AuthorCaton, Jacob N.
MetadataShow full item record
PublisherThe University of Arizona.
RightsCopyright © is held by the author. Digital access to this material is made possible by the University Libraries, University of Arizona. Further transmission, reproduction or presentation (such as public display or performance) of protected items is prohibited except with permission of the author.
EmbargoRelease after 19-Apr-2014
AbstractWe know things about the world in spite of our cognitive limitations and imperfections. Occasions of stress impact memory retrieval, resources for attention can be depleted by non-epistemic factors, and our visual system has limited resolution and discriminatory ability. Yet we know many propositions, ranging from the mundane to the arcane, and we often are able to know that we know these things. In this dissertation I explore the relationship between our cognitive limitations and the limits to what we know, and what we know that we know. I begin by considering a simple model of knowledge. Because it is difficult (perhaps impossible) to have intuitions about many higher-order or iterative knowledge claims ("I know that you know that she knows that I know that ..."), a modeling approach can help clarify and explain how various cognitive limitations impact knowledge and higher-order knowledge. In Chapter 2 I discuss the epistemic requirements for the rational coordination of our actions. While it may seem that coordination is rational only if each coordinating member has what may be called "common knowledge" of some relevant proposition, the model of knowledge I employ helps show the informational complexity of common knowledge. I argue that common knowledge is unattainable. In Chapter 3 I discuss epistemic closure. Perfectly ideal agents may know every deductive consequence of what they know, but if the aim is to understand how deduction extends human knowledge then it is necessary to model our cognitive access to information. In Chapter 4 I turn to the issue of higher-order or iterative knowledge. I argue that memory limitations and various information processing errors all result in failures of higher-order knowledge. The argument I give does not require epistemic closure or a principle of self-knowledge. I conclude, in Chapter 5, by discussing interpretive issues for models of knowledge and I discuss our awareness of what we know and what we do not know.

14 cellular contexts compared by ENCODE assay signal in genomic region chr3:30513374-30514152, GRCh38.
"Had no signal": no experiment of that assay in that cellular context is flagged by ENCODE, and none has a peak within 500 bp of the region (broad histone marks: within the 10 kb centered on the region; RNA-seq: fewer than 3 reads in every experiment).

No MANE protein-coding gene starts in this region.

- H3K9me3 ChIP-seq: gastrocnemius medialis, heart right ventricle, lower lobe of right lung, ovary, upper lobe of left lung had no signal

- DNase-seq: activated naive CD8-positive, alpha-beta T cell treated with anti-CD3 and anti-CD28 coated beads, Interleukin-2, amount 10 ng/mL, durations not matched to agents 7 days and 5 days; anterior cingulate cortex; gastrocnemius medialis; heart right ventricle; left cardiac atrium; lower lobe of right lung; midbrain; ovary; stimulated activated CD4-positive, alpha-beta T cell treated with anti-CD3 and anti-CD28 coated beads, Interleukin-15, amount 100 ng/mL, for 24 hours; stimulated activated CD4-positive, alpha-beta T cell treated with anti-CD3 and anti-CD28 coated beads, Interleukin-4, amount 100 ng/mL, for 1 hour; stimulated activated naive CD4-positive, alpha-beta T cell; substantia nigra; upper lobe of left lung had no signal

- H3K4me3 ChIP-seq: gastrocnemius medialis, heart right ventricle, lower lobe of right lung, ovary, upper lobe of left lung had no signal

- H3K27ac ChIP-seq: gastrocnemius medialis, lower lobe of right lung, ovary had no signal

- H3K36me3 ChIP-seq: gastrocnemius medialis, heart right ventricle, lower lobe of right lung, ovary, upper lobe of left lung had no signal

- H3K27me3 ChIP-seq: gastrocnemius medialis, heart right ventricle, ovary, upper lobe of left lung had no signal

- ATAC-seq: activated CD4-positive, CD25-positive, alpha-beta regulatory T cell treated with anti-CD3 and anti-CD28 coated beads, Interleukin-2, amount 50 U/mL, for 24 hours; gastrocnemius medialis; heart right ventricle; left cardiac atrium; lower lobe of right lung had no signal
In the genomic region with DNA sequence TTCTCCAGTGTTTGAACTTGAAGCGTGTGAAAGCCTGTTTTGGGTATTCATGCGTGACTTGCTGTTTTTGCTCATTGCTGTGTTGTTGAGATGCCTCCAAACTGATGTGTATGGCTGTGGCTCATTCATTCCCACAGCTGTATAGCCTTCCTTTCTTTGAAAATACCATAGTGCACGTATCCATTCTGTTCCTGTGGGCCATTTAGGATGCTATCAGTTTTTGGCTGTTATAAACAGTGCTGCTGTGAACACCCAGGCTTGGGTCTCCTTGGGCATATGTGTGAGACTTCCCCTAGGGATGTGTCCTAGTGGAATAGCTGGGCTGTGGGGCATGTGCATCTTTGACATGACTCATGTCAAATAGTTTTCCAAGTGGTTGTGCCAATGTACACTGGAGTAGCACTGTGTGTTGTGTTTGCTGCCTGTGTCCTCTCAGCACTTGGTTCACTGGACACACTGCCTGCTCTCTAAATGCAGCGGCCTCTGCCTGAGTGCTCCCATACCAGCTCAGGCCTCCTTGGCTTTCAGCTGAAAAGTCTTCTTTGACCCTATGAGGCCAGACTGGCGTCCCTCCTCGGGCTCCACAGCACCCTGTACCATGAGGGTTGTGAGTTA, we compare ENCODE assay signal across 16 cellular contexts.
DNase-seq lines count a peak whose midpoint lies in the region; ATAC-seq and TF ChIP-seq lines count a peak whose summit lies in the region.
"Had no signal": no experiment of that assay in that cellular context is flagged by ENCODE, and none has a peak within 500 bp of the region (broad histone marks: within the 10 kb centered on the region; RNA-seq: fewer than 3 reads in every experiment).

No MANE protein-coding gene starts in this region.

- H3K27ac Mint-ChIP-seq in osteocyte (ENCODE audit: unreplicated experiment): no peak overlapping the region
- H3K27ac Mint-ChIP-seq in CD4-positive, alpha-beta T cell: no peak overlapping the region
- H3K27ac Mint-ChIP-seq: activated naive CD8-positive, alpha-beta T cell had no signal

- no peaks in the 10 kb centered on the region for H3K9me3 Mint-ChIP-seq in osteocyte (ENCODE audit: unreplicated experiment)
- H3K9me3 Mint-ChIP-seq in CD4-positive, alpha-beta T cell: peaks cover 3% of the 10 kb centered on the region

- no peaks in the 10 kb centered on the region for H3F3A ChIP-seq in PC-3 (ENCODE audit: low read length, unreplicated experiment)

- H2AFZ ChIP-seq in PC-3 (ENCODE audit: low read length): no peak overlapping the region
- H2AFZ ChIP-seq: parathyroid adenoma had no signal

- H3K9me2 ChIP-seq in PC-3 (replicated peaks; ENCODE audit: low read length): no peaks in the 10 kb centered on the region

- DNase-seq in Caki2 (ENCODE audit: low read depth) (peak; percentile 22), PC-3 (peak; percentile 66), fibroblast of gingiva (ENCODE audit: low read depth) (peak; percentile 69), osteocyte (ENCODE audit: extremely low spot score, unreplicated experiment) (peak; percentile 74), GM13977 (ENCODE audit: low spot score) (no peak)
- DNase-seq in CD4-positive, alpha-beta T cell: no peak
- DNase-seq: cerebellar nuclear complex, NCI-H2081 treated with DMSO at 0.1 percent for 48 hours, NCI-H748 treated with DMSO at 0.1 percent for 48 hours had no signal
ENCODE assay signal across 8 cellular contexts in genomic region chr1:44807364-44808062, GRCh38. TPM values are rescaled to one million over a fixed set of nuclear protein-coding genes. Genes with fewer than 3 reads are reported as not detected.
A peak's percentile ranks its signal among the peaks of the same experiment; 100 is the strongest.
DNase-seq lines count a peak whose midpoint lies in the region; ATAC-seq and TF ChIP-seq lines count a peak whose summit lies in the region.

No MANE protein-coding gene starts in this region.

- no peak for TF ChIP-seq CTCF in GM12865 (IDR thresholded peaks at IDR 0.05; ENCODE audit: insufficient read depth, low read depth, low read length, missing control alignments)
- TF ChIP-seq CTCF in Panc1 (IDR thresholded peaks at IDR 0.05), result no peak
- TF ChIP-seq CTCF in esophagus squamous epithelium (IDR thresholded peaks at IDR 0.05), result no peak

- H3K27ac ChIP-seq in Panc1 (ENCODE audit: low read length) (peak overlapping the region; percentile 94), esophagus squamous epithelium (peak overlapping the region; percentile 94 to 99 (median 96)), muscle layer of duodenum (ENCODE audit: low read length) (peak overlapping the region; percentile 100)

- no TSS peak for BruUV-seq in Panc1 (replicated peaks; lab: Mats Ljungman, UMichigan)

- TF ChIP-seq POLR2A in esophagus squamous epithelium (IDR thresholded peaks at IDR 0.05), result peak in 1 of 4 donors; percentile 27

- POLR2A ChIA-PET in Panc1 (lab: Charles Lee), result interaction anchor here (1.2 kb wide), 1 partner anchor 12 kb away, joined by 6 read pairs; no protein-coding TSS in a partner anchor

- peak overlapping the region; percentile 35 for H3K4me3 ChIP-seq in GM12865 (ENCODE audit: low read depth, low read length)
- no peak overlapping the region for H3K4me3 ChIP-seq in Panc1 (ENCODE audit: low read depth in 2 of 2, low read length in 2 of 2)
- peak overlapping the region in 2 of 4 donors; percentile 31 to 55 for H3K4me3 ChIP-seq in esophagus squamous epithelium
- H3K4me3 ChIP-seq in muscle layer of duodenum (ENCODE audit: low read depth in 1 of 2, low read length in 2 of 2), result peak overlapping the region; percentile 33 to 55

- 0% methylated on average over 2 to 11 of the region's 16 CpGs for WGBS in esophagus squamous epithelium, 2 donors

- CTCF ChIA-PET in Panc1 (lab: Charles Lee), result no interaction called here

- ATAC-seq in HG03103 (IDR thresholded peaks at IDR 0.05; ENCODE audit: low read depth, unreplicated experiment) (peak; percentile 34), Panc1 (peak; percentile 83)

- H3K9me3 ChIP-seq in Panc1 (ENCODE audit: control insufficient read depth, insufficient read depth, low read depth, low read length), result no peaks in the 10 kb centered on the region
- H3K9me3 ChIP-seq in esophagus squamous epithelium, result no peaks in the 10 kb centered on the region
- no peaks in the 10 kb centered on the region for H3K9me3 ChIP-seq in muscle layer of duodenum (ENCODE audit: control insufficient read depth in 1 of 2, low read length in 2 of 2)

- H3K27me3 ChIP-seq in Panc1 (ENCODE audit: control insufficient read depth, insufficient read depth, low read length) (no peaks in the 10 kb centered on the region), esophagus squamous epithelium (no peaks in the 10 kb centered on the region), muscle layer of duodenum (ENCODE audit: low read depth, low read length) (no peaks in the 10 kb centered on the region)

Degree ProgramGraduate College